Pilates Style|July - August 2020
IN 2007 I WAS OUT TAKING A LONG BIKE RIDE WITH A FRIEND. When I wasn’t traveling for my tech job, I usually rode three or four times a week with a rotating group of very experienced friends. Each time, we’d ride anywhere from twelve to twenty miles of challenging terrain. I loved it.
On this particular day, we were biking along a ridge in a state park in central Pennsylvania, not far from my home in York, when my pedal clip wouldn’t release. I lost my balance and fell about 14 feet down a ravine onto the rocky ground. While I was falling my clip finally released and I was able to land on my feet instead of my head and neck—but my right leg just crumbled under me. Being a lifelong athlete, I was very familiar with pain; but this was pain like I couldn't have imagined possible.
My friend called 911 immediately.
My leg was sticking straight out to the side from just above my ankle. I straightened it out thinking I might lose my leg if circulation was cut off for too long. The EMTs had tied my leg to a board for support, so no one in the ER realized how bad it was until they took the board off. My leg just flopped over. People started freaking out.
I was rushed into emergency surgery to “plate” my tibia; the doctors were also worried that I would bleed to death internally. The fact that I still have that leg and did not bleed to death, is an absolute miracle. I ended up being black and blue from my ankle to my shoulders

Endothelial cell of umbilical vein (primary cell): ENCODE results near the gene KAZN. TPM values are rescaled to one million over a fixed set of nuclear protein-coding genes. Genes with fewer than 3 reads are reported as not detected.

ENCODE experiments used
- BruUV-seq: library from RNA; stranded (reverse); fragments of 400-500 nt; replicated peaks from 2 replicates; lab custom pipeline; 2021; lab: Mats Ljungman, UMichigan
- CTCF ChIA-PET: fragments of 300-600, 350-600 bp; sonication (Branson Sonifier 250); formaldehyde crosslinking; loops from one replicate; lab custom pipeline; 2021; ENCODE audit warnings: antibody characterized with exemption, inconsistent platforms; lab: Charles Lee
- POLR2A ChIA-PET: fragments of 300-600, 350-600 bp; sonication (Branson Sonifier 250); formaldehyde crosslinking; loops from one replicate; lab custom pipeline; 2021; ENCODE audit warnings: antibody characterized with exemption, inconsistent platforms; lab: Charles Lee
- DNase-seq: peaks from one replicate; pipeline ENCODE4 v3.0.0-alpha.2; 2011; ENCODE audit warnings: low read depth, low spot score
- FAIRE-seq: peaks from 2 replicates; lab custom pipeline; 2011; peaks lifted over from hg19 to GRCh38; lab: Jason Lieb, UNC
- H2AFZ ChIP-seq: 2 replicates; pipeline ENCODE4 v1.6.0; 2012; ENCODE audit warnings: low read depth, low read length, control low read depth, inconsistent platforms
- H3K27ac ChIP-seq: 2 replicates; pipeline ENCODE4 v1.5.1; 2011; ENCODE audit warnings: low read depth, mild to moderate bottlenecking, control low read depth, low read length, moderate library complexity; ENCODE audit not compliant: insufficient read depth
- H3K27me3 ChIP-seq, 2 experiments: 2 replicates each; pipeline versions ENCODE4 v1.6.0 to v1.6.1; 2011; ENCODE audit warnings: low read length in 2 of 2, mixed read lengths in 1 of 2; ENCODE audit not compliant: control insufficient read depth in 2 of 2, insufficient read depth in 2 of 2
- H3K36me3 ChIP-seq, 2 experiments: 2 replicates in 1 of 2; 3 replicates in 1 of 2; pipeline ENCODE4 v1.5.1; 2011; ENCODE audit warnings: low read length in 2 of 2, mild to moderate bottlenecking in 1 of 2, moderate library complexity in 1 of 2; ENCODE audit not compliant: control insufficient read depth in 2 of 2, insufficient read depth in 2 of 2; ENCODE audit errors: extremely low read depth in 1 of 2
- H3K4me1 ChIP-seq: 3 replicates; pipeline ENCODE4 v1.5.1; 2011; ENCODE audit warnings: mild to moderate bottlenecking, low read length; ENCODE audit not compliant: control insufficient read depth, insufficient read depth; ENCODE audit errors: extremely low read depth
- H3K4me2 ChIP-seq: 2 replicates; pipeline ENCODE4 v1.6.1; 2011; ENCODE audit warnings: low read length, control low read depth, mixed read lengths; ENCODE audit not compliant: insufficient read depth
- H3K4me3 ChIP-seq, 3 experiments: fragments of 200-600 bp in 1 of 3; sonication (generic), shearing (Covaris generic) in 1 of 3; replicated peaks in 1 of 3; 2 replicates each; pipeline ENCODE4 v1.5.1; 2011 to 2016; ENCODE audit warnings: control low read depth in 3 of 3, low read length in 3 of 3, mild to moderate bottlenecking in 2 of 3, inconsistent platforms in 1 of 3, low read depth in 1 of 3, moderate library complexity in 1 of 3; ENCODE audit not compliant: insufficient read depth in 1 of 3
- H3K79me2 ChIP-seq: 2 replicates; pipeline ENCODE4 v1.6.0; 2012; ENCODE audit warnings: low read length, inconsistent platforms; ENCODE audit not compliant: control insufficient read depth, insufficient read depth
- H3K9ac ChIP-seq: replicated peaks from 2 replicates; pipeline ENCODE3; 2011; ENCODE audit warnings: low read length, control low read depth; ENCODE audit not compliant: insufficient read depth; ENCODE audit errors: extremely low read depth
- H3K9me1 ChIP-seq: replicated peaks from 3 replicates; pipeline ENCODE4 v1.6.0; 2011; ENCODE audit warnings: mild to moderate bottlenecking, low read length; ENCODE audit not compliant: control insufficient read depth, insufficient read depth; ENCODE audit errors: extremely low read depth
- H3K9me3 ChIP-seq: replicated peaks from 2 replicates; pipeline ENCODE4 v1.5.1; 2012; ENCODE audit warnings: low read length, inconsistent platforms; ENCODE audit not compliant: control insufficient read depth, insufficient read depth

A week after the surgery, I was sent home to recuperate with a lot of opiates and a variety of other drugs. My wife had to take care of me and our son and daughter, ages 10 and 15, while I was totally incapacitated. My career as an engineering manager and business consultant was stopped in its tracks.
It turned out that I had so much nerve damage from the accident that the doctors didn’t realize that my lower lumbar spine had been crushed—I had an incomplete paralysis injury to my spinal cord. A month after the accident I lost bladder and bowel function and had to have another emergency spinal surgery to restore them.
Over the next five years, I had five major spinal surgeries to remove the damaged tissue and to implant bone grafts and supporting hardware, all in an attempt to stabilize my spine and lessen my nearconstant pain.
With each surgery, I’d regain a bit more function but also get weaker. At my worst, I couldn’t even stand long enough to take a shower. I’d have to rest after shaving because it was so exhausting. I had such awful pain and muscle spasms, from my lower back down through my hips, groin, legs, ankles and feet—it was the kind of pain where you don’t want to live anymore. Then, during the last major surgery I had, I almost bled to death after a suture in my gut came undone.
YEARS OF PAIN
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July - August 2020